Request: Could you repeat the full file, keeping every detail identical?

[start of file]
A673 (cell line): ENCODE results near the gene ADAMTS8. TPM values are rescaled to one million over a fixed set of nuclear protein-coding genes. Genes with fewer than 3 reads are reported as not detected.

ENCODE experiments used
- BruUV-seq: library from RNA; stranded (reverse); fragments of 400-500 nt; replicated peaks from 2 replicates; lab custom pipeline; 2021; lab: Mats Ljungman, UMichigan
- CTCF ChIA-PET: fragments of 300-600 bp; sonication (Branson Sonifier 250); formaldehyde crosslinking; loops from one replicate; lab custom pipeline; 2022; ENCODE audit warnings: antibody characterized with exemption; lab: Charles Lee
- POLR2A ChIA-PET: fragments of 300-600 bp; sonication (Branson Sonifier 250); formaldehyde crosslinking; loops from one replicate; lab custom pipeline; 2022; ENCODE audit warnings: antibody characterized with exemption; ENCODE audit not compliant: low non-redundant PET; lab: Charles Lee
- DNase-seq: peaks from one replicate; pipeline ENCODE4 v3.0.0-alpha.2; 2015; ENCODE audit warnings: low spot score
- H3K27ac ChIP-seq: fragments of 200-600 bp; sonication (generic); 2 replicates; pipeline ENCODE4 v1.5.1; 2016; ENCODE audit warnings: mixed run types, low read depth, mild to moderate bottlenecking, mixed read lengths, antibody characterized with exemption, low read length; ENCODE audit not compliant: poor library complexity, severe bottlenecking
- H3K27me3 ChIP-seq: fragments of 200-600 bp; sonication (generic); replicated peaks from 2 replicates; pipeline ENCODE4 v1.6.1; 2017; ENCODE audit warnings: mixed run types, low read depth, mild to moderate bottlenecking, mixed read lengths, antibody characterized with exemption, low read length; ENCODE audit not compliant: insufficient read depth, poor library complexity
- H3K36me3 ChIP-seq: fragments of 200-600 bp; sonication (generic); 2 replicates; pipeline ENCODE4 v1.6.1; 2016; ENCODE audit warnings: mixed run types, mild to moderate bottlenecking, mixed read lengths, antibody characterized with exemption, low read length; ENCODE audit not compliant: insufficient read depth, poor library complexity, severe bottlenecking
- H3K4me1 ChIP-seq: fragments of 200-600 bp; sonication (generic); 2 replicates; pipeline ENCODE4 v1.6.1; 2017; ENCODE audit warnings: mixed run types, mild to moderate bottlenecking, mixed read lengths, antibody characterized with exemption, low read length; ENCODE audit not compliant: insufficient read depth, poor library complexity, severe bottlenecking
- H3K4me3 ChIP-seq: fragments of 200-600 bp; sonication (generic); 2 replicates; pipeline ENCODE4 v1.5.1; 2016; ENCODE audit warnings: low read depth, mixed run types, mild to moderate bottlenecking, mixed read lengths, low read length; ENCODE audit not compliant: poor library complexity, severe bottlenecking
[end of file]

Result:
A673 (cell line): ENCODE results near the gene ADAMTS8. TPM values are rescaled to one million over a fixed set of nuclear protein-coding genes. Genes with fewer than 3 reads are reported as not detected.

ENCODE experiments used
- BruUV-seq: library from RNA; stranded (reverse); fragments of 400-500 nt; replicated peaks from 2 replicates; lab custom pipeline; 2021; lab: Mats Ljungman, UMichigan
- CTCF ChIA-PET: fragments of 300-600 bp; sonication (Branson Sonifier 250); formaldehyde crosslinking; loops from one replicate; lab custom pipeline; 2022; ENCODE audit warnings: antibody characterized with exemption; lab: Charles Lee
- POLR2A ChIA-PET: fragments of 300-600 bp; sonication (Branson Sonifier 250); formaldehyde crosslinking; loops from one replicate; lab custom pipeline; 2022; ENCODE audit warnings: antibody characterized with exemption; ENCODE audit not compliant: low non-redundant PET; lab: Charles Lee
- DNase-seq: peaks from one replicate; pipeline ENCODE4 v3.0.0-alpha.2; 2015; ENCODE audit warnings: low spot score
- H3K27ac ChIP-seq: fragments of 200-600 bp; sonication (generic); 2 replicates; pipeline ENCODE4 v1.5.1; 2016; ENCODE audit warnings: mixed run types, low read depth, mild to moderate bottlenecking, mixed read lengths, antibody characterized with exemption, low read length; ENCODE audit not compliant: poor library complexity, severe bottlenecking
- H3K27me3 ChIP-seq: fragments of 200-600 bp; sonication (generic); replicated peaks from 2 replicates; pipeline ENCODE4 v1.6.1; 2017; ENCODE audit warnings: mixed run types, low read depth, mild to moderate bottlenecking, mixed read lengths, antibody characterized with exemption, low read length; ENCODE audit not compliant: insufficient read depth, poor library complexity
- H3K36me3 ChIP-seq: fragments of 200-600 bp; sonication (generic); 2 replicates; pipeline ENCODE4 v1.6.1; 2016; ENCODE audit warnings: mixed run types, mild to moderate bottlenecking, mixed read lengths, antibody characterized with exemption, low read length; ENCODE audit not compliant: insufficient read depth, poor library complexity, severe bottlenecking
- H3K4me1 ChIP-seq: fragments of 200-600 bp; sonication (generic); 2 replicates; pipeline ENCODE4 v1.6.1; 2017; ENCODE audit warnings: mixed run types, mild to moderate bottlenecking, mixed read lengths, antibody characterized with exemption, low read length; ENCODE audit not compliant: insufficient read depth, poor library complexity, severe bottlenecking
- H3K4me3 ChIP-seq: fragments of 200-600 bp; sonication (generic); 2 replicates; pipeline ENCODE4 v1.5.1; 2016; ENCODE audit warnings: low read depth, mixed run types, mild to moderate bottlenecking, mixed read lengths, low read length; ENCODE audit not compliant: poor library complexity, severe bottlenecking